That means, in the 2011 revision to the debridement codes, we lost the code for debridement of skin unless it was “devitalized.” The new WPS policy states you can NOT use 97597/97598 for debridement of necrotic skin. However, since the definition of these codes IS removal of “devitalized” skin, it would appear that you can’t use those codes at all.
WPS also identifies conditions which must be present and documented in order for a debridement to be covered. The list includes neuropathic and neuroischemic ulcers as being covered for debridement but does not specifically identify diabetic ulcers. The policy states that for debridement to be covered, at least ONE of the following conditions must be present and documented:
- Pressure ulcers, Stage III or IV
- Venous or arterial insufficiency ulcers
- Dehisced wounds
- Wounds with exposed hardware or bone
- Neuropathic ulcers
- Neuroischaemic ulcers
- Complications of surgically created or traumatic wound
I am not sure that this is a crisis with regard to diabetic foot ulcers since there is no ICD-10 code that is specific to diabetic foot ulcers. However, the focus of the comments to WPS has largely been over the debridement of DFUs. What really worries me is that the policy leaves out one of the biggest categories of ulcers which are “the wounds with no name.” Those are the chronic ulcers that are due to underlying medical conditions. They are not venous, not neuropathic and not neuroischaemic. They are just BAD. I have been warning that “the wounds with no name” (one of the largest wound categories), are going to end up getting “no care.” We don’t talk about them and we don’t do research on them – because they don’t fit nicely into a category. https://carolinefife.wpengine.com/2019/06/27/the-wounds-with-no-name-and-the-patients-who-will-get-no-care/
This is the real threat to our continued ability to provide wound management services and is another reason that real world data are desperately needed. The US Wound Registry could provide data on the prevalence rates of various wound types and their “natural history” and can even link the Medicare patients to the Medicare claims database. That is not likely to happen, and it’s a shame because all the MACs will eventually craft new LCDs on wound care, and each time coverage for a service or product is removed, the paragraph will include a statement about the “lack of evidence” to support it in the first place. This is one of the many things I don’t enjoy being right about. Policy makers do not understand what we SEE any more than they understand what we do, and the fault is ours, not theirs.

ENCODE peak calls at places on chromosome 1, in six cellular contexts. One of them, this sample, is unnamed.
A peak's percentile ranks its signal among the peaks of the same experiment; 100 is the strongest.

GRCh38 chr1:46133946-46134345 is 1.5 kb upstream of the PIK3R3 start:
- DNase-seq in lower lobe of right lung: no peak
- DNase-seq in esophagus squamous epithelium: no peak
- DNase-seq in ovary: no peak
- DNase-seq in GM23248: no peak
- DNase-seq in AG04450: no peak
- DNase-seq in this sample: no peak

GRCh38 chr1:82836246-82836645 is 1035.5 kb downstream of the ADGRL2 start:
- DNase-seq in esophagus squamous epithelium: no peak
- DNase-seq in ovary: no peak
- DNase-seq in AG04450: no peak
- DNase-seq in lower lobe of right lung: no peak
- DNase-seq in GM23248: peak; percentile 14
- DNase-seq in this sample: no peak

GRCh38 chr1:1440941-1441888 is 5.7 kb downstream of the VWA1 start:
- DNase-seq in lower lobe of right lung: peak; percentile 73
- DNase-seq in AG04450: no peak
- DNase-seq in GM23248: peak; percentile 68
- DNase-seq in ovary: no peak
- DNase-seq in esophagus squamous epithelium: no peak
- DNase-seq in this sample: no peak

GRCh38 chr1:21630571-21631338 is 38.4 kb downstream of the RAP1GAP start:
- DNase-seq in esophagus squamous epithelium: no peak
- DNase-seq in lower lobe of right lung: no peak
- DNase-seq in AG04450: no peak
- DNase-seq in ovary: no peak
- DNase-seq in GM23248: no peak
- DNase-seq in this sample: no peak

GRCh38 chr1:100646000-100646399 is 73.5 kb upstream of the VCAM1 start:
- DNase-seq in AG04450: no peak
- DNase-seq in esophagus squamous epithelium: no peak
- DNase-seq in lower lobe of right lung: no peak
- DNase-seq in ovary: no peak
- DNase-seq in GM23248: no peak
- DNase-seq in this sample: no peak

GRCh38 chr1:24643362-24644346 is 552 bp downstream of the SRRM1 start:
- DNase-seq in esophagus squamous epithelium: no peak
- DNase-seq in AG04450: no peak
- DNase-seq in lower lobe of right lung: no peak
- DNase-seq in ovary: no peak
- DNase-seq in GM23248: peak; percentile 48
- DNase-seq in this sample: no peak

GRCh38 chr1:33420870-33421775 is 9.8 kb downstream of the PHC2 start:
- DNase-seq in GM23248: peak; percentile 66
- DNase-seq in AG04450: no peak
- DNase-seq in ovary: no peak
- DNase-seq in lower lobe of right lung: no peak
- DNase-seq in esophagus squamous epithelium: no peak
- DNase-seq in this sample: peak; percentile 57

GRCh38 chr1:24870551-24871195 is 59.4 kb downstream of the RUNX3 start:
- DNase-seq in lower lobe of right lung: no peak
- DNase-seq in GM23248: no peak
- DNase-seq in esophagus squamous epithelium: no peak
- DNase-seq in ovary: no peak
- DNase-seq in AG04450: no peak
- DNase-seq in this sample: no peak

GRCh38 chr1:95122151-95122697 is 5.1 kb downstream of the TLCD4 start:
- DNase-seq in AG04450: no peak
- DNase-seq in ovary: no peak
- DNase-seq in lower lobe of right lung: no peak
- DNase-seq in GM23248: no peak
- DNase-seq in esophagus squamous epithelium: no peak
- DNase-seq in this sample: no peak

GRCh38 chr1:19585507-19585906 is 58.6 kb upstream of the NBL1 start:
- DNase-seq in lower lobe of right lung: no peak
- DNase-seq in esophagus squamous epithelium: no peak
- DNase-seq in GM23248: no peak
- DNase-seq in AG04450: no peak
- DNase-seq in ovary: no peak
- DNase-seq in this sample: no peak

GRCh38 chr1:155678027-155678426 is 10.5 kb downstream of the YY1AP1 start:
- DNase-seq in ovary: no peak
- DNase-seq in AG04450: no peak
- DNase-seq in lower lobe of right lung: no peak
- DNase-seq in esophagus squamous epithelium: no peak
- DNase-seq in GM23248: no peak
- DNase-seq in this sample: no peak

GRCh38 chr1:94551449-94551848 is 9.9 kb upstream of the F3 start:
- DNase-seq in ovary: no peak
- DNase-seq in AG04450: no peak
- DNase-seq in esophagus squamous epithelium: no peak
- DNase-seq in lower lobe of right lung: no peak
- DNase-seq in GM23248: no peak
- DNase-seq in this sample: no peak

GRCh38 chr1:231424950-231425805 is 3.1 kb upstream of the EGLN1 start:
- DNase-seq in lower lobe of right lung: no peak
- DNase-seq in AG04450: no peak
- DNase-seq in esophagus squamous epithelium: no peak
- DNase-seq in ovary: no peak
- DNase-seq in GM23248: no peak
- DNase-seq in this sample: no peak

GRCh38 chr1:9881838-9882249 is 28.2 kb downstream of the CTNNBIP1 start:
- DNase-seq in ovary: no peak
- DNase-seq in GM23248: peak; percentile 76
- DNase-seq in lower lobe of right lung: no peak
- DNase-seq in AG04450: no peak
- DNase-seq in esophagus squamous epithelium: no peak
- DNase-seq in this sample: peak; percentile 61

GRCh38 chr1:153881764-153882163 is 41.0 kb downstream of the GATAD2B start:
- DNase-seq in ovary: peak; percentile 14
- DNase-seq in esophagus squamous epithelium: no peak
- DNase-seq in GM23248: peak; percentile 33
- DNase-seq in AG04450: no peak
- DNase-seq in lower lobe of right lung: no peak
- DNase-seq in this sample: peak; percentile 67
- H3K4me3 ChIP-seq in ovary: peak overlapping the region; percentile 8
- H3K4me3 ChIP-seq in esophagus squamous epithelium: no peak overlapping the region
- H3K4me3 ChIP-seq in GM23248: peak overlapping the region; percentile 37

I will also add that these coverage policies are usually written in response to apparent abuse of codes. WPS clearly believes that these codes are being billed too frequently and they are moving to stop that practice. That Pandora’s box has to do with the way wound management services are reimbursed. We are effectively the coordinators for chronic diseases that result in wounds, and yet can’t be compensated for the scope and nature of the services we provide. Clinicians can bill for debridement, so they do. This is a much, much larger issue, and one that no one wants to talk about.